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Navigating Legal Waters: B.C. Court of Appeal Insulates Hydro Dam Owner from Nuisance Claims

March 4, 2024

On February 26, 2024, the British Columbia Court of Appeal (Court) issued its decision in Thomas and Saik’uz First Nation v. Rio Tinto Alcan Inc., upholding the B.C. Supreme Court’s dismissal of nuisance claims brought by two First Nations against a private owner of a hydroelectric dam on the Nechako River in northwestern British Columbia. 

Following a 189-day trial, the B.C. Supreme Court held that the dam owner, Rio Tinto Alcan Inc. (RTA), was not liable in private and public nuisance since RTA had established a defence of statutory authority by showing that the impact of its dam on fish or fisheries — and therefore the plaintiffs’ Aboriginal right to fish — was the “inevitable result” of operating the dam in accordance with government authorizations. For more information, please see our January 2023 Blakes Bulletin: B.C. Supreme Court Dismisses Aboriginal Rights-based Claim Against Private Owner of Historic Dam. 

The Court affirmed the B.C. Supreme Court’s conclusion. The decision confirms the approach that will be taken by B.C. courts, and potentially those elsewhere in Canada, to alleged interference by private parties on Aboriginal rights or title and, consequently, has significant implications for owners and operators of infrastructure in Indigenous territory and the First Nations themselves.


Aboriginal Rights Can Support a Claim in Nuisance

RTA argued at trial and on appeal that only a proprietary right can give rise to liability in nuisance and, because the First Nations neither owned the Nechako fishery nor the fish, their Aboriginal right could not ground a nuisance claim. The Court ultimately rejected this argument and concurred with the trial judge that “a broader perspective” on nuisance is required. In the Court’s view, the unique nature of Aboriginal rights, their importance to reconciliation, and the fact that the First Nations’ Aboriginal rights were intimately related to a particular piece of land were sufficient to sustain a claim in nuisance.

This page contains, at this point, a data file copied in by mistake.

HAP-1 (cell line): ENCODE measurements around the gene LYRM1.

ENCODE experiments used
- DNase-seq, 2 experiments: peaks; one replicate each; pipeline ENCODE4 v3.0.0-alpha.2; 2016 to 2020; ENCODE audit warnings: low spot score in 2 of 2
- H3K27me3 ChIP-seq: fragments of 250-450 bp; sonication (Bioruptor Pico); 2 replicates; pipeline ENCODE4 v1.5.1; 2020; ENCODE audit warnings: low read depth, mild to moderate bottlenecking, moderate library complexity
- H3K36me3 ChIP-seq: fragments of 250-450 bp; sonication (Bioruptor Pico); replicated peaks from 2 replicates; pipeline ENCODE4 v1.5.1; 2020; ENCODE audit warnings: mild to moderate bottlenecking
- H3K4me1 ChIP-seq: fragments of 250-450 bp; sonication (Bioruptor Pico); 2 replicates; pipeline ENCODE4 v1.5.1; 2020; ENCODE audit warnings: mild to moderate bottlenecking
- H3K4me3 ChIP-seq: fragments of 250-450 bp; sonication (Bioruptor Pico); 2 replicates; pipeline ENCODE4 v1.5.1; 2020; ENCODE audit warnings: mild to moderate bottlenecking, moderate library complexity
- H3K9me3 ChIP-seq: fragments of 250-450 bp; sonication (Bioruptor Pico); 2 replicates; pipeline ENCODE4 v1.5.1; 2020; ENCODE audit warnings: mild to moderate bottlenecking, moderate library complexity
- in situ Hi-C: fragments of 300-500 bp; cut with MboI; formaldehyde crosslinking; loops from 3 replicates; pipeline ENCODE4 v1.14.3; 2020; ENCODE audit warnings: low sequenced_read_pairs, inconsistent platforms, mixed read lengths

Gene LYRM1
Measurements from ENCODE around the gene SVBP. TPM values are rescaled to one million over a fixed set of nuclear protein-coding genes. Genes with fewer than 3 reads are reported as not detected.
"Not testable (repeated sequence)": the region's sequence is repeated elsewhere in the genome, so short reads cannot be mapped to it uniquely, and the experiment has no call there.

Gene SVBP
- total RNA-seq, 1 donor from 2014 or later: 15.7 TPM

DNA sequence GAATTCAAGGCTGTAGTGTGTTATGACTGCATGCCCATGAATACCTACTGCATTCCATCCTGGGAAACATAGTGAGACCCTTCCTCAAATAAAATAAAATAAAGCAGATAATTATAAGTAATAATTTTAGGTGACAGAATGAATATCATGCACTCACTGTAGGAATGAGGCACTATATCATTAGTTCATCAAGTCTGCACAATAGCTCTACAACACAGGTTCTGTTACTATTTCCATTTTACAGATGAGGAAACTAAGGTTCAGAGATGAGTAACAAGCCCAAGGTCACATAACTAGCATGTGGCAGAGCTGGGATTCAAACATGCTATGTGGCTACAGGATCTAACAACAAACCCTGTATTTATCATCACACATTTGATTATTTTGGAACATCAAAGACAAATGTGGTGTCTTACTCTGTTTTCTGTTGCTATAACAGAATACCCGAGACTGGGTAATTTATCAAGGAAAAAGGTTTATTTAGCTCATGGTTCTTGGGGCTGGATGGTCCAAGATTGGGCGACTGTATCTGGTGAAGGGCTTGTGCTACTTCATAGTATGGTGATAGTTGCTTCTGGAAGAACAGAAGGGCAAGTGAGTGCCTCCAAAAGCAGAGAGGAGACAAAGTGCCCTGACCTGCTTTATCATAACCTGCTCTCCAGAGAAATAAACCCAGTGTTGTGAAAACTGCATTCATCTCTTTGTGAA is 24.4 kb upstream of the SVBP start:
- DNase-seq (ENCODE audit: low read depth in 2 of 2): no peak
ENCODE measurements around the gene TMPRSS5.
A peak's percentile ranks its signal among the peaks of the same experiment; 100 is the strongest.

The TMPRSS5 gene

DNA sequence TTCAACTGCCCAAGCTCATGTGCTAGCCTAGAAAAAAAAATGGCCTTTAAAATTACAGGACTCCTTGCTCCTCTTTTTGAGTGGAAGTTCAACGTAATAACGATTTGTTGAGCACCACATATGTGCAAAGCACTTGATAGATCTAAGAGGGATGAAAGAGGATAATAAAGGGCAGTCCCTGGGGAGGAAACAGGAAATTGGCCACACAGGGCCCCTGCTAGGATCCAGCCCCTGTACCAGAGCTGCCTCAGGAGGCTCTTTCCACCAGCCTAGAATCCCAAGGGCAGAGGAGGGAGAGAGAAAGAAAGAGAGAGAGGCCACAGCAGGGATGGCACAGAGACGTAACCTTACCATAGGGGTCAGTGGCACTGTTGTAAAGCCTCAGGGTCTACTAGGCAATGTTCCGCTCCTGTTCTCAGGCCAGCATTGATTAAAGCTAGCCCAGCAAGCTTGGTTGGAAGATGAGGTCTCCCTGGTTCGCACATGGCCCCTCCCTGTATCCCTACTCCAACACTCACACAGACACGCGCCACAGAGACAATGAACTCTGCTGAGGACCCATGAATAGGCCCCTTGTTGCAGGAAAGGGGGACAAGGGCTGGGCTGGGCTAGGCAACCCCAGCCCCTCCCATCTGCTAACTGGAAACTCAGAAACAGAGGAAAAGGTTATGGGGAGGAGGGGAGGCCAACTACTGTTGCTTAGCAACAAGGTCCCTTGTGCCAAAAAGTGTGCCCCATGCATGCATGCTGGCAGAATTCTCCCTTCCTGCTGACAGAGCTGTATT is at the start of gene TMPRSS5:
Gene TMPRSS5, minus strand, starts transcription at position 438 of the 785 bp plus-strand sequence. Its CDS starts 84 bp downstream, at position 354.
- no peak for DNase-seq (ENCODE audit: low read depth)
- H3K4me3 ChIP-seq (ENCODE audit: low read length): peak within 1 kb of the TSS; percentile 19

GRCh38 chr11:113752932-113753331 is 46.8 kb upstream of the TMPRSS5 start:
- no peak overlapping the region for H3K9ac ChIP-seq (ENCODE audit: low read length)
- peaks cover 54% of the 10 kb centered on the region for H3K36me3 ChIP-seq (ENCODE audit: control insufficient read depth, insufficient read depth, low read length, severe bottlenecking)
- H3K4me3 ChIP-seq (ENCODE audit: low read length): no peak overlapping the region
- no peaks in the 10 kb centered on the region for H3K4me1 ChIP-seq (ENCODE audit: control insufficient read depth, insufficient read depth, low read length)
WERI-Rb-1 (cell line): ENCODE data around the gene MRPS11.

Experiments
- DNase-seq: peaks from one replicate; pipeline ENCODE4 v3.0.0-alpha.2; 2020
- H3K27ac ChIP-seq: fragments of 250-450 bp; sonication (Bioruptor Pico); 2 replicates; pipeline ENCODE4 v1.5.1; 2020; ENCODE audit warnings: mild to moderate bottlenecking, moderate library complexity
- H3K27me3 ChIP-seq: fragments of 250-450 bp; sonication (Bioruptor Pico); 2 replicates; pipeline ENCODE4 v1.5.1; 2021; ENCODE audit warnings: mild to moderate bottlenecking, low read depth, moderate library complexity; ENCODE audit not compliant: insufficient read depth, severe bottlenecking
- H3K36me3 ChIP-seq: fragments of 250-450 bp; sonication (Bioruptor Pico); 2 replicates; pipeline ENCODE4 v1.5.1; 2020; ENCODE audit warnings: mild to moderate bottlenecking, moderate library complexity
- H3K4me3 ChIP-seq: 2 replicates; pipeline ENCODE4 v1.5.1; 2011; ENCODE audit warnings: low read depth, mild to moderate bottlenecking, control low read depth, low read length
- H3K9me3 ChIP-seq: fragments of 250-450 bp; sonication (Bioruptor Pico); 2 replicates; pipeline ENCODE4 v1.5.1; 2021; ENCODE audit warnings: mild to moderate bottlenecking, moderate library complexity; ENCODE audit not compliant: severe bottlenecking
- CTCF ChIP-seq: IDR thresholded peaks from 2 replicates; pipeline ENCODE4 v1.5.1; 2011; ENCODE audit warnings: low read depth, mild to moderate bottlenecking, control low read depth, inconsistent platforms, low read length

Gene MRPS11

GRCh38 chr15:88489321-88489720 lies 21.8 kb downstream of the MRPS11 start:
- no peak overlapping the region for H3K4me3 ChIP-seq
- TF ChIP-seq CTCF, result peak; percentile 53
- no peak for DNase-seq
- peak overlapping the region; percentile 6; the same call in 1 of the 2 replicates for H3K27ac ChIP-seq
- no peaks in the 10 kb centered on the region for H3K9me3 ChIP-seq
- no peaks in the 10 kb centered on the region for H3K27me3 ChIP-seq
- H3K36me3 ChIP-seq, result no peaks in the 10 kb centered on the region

The Court clarified, however, that not every Aboriginal right will necessarily give its holder standing to sue in nuisance. Rather, in the Court’s view, any analysis of whether an Aboriginal right is sufficient to support a claim in nuisance would necessarily be contextual and grounded in the facts of each case. Here, the trial judge was entitled to find that the First Nations had a sufficient proprietary interest to support a nuisance claim since the First Nations alleged “an extreme and singular interference with their fishing rights that they had tried to have addressed for decades” and their rights were exercised at traditional fishing sites adjacent to their reserve lands, over which they had exclusive occupation. By implication, First Nations in other cases may not have standing to sue for nuisance where their Aboriginal rights are found to have an insufficient connection to their reserve lands or lands or waters over which they hold Aboriginal title.

Defence of Statutory Authority

The defence of statutory authority relieves a defendant from liability for nuisance where a government has authorized a certain thing to be made or done in a certain place, either expressly or by necessary implication, and the associated nuisance is the inevitable result of making or doing the thing so authorized. The defendant bears the onus of proving the resulting nuisance is an inevitable consequence of the authorized conduct, yet “inevitability” is assessed based on what is practically feasible at the time, not what is theoretically possible.

On appeal, the First Nations argued that the trial judge erred in two ways in concluding that the defence of statutory authority applied to relieve RTA of liability: